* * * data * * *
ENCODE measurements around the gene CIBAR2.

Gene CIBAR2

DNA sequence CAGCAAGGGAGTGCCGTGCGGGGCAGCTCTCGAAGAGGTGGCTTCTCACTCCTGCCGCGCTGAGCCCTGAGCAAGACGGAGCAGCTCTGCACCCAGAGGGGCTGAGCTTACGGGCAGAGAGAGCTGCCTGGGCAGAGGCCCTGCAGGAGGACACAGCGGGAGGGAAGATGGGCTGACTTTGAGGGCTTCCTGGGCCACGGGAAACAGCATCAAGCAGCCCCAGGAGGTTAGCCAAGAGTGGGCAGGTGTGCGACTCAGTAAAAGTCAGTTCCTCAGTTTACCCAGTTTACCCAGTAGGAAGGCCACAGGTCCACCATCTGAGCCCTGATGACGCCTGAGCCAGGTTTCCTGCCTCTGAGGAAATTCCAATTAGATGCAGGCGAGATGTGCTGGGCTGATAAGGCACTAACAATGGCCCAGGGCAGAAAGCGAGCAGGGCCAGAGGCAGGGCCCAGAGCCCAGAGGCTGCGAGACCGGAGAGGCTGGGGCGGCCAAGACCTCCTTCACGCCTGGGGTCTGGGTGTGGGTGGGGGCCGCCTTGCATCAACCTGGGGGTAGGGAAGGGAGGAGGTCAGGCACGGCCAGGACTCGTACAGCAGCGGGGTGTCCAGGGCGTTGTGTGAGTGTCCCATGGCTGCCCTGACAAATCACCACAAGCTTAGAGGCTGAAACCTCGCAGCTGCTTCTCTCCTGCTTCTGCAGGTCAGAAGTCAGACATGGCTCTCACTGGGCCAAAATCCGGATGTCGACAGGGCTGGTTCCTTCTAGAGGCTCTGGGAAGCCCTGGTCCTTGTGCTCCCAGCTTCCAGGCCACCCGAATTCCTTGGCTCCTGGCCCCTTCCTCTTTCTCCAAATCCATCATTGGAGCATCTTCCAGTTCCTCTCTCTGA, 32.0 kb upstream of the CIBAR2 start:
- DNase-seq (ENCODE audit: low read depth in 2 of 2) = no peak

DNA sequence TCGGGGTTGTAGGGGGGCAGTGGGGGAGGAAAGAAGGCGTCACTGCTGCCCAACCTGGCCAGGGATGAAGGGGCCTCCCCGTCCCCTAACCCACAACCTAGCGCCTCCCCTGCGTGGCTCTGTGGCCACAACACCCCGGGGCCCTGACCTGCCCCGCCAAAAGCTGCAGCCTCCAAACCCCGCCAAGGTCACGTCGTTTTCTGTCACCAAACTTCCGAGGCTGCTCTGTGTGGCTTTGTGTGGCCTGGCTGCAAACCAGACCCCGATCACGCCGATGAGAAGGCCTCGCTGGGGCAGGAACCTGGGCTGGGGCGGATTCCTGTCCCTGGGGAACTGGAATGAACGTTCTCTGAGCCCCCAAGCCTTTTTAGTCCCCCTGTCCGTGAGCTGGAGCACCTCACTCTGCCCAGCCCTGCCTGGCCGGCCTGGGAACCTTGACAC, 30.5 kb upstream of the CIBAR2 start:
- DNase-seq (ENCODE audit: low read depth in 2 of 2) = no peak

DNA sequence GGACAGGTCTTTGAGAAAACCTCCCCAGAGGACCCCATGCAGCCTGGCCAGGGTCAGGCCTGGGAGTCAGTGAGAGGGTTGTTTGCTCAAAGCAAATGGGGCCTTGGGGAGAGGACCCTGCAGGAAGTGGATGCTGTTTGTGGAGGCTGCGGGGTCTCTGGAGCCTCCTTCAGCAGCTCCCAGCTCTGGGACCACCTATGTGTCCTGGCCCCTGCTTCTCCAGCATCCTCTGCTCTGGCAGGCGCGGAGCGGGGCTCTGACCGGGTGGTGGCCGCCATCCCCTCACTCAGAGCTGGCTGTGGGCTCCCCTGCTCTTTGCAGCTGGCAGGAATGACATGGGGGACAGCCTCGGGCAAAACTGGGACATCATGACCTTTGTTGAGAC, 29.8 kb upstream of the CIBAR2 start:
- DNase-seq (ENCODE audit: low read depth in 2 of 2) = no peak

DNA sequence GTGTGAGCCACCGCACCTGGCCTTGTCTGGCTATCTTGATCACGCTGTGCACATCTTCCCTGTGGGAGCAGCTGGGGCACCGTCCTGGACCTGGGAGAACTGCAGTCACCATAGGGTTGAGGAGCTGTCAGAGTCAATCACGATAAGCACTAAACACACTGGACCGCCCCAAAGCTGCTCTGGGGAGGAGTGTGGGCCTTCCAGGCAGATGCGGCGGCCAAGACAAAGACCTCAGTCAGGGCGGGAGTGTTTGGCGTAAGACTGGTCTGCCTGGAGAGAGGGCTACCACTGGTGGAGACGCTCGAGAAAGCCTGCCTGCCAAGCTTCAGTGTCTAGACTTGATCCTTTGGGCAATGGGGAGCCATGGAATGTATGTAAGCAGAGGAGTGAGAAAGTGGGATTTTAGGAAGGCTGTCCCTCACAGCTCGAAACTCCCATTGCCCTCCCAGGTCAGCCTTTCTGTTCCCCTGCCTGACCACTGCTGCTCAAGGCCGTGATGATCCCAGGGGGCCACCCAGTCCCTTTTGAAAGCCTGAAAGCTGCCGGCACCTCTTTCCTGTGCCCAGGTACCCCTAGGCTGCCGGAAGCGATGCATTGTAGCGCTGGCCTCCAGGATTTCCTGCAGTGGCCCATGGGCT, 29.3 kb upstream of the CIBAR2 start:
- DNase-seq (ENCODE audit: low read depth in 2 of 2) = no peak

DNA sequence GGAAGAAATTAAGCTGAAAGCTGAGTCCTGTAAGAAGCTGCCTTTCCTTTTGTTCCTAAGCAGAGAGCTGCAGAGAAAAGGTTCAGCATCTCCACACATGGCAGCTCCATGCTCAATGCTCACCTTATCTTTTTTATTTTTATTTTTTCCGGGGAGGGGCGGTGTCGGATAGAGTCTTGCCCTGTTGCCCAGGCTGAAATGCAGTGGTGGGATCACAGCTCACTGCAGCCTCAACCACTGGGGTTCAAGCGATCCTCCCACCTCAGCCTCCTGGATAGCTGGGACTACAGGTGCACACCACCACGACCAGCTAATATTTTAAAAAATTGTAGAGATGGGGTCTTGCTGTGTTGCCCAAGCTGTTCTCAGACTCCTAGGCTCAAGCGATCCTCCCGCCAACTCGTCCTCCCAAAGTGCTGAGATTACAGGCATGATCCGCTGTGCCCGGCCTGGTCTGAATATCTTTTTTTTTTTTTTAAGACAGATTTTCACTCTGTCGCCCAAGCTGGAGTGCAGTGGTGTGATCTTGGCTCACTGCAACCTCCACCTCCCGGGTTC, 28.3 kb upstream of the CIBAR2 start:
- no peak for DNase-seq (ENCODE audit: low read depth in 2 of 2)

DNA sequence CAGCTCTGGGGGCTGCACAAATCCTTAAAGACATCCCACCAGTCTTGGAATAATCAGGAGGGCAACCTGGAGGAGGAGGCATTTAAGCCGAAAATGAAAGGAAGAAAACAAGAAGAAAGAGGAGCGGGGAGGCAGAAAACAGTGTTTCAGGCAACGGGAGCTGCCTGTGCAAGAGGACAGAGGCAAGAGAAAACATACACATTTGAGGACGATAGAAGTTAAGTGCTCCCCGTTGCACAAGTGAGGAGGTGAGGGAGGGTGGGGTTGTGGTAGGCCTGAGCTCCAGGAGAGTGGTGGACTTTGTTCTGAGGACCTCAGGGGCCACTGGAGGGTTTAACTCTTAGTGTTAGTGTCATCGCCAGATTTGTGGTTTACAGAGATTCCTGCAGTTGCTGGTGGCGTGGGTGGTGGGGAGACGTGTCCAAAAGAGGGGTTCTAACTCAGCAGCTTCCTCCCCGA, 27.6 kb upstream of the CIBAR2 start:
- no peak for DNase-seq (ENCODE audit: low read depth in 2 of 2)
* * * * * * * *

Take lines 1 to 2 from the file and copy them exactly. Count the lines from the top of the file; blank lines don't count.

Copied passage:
ENCODE measurements around the gene CIBAR2.

Gene CIBAR2